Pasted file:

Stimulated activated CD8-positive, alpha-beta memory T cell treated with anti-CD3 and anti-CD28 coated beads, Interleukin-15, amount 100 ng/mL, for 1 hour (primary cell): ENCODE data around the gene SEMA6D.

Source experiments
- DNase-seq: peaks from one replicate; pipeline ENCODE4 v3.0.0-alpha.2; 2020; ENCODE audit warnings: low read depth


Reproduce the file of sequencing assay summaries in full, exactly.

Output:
Stimulated activated CD8-positive, alpha-beta memory T cell treated with anti-CD3 and anti-CD28 coated beads, Interleukin-15, amount 100 ng/mL, for 1 hour (primary cell): ENCODE data around the gene SEMA6D.

Source experiments
- DNase-seq: peaks from one replicate; pipeline ENCODE4 v3.0.0-alpha.2; 2020; ENCODE audit warnings: low read depth